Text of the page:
Yang has worked hard for the opportunity. She heads to her job early in the morning, leaving her five-year-old son in her mother-in-law’s care, and returns after 8pm. She’s often gone for weeks at a time on love-hunting trips. Her husband, whom she married at 22, when he was 35, ran a trucking logistics company that folded in 2009. Since then, he hasn’t worked much. With one large bonus, Yang bought him a car that he tinkers with. Her occupation has given her a rather jaded view of the prospects for career women like herself. Once she tells me half-jokingly: “It’s a good thing I’m already married. I would never stand a chance.”
“It’s a good thing I’m already married. I would never stand a chance.”Yang Jing
Mr Big flies to Chengdu to meet the three local finalists. In the elevator of the Shangri-La Hotel, he fidgets nervously with the part in his moussed hair. He’s invested more than $500,000 in the search and is about to see if the money was well spent.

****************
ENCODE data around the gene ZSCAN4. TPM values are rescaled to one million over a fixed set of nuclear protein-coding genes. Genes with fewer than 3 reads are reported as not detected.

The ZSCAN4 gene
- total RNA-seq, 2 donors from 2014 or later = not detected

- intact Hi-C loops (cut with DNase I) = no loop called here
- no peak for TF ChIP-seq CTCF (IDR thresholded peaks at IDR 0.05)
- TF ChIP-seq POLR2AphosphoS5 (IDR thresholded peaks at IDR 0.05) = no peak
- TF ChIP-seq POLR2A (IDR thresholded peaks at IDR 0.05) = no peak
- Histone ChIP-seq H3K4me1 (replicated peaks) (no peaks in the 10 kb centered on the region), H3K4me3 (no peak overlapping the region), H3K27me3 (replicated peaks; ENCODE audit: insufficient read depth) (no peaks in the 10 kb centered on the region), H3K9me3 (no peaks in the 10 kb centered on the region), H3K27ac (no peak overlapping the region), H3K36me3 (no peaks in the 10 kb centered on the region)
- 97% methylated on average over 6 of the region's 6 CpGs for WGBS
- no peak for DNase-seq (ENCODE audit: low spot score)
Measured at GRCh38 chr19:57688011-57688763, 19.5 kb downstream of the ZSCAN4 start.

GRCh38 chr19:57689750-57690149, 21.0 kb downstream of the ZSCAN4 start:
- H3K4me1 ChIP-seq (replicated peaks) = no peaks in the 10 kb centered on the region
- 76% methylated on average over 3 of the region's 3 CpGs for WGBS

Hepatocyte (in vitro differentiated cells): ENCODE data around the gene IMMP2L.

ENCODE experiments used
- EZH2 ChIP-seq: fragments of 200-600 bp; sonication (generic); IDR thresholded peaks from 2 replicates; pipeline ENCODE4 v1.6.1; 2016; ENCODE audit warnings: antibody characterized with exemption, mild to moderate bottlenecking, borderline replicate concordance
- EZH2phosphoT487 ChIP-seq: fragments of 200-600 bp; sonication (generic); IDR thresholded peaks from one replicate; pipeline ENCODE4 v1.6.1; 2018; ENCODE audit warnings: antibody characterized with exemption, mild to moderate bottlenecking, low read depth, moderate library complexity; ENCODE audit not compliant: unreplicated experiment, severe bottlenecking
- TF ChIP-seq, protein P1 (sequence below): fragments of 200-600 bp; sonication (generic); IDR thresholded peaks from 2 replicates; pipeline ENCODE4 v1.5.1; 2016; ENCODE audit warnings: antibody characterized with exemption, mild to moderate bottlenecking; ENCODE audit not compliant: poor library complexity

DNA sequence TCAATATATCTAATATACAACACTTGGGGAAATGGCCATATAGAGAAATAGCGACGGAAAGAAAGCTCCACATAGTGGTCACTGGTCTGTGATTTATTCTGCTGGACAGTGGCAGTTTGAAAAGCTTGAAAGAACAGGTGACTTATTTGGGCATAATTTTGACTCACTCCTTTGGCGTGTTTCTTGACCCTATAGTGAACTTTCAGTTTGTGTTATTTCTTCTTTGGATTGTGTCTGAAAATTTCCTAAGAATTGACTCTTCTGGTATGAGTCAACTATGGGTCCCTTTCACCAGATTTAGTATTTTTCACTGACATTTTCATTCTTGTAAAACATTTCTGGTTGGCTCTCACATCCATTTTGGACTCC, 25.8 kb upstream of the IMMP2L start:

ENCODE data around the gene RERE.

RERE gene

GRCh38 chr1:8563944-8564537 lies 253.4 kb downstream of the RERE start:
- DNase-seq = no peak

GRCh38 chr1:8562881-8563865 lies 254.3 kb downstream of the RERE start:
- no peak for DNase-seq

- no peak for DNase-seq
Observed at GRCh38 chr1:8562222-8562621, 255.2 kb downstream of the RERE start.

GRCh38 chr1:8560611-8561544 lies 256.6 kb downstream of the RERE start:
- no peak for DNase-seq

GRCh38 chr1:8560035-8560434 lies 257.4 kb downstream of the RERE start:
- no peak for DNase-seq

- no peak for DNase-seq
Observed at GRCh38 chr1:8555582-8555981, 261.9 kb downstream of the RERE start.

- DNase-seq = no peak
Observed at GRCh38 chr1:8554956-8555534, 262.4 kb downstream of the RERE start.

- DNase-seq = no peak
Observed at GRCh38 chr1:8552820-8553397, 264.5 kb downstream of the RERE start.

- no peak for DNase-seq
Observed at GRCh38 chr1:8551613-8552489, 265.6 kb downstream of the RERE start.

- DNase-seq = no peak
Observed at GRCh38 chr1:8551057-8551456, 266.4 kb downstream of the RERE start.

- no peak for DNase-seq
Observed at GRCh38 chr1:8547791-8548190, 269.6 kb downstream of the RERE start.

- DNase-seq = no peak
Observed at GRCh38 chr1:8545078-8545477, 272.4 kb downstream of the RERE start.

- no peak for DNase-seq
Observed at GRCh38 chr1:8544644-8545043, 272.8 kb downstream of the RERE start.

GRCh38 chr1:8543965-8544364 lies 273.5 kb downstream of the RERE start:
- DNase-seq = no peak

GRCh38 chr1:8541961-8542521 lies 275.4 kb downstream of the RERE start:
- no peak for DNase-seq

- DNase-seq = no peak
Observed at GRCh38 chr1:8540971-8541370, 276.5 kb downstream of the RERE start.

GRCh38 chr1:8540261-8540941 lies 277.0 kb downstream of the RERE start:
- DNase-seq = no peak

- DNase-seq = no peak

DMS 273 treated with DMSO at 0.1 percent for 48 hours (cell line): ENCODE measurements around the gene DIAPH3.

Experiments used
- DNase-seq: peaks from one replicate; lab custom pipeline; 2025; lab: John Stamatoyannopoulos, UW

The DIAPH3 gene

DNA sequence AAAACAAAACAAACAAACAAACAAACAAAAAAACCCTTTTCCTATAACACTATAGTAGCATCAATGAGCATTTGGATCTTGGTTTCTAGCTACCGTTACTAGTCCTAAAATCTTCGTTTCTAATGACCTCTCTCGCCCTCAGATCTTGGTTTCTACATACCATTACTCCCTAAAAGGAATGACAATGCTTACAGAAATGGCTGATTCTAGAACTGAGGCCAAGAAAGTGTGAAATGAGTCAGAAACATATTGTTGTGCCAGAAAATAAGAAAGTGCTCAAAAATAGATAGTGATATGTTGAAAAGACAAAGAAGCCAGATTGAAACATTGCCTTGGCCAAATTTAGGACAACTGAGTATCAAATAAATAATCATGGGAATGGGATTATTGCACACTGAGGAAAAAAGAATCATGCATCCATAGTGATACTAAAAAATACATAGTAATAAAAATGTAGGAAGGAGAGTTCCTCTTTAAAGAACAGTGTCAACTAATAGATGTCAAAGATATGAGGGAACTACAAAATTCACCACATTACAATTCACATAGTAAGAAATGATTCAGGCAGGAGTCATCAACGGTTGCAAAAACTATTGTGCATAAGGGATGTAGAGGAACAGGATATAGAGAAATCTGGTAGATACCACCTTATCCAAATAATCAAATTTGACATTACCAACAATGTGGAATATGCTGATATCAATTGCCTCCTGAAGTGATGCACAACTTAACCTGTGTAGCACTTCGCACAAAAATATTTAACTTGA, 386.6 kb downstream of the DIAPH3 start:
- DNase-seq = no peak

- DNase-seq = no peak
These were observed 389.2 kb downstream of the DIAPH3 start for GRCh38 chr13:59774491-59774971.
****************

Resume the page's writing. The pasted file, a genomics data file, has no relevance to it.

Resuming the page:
His final date in Chengdu is with the Zhou Tao look-alike whom Yang approached at the noodle restaurant. At first it seems to be a mismatch, and not just because of the 18-year age gap. He knows nearly everything about her – her dating history, her recent acceptance to a graduate school, her father’s lofty government post – while she knows little more than his height and weight. She doesn’t even know his name. Diamond Love has told her only that his net worth exceeds $800,000.
The young woman tries to keep things casual by taking him to a local restaurant. But Mr Big insists on bringing along a female consultant from Diamond Love and sitting awkwardly off to one side during the meal. According to the consultant, Li Minmin, he sits in this position “to better evaluate her profile, her skin and her teeth”.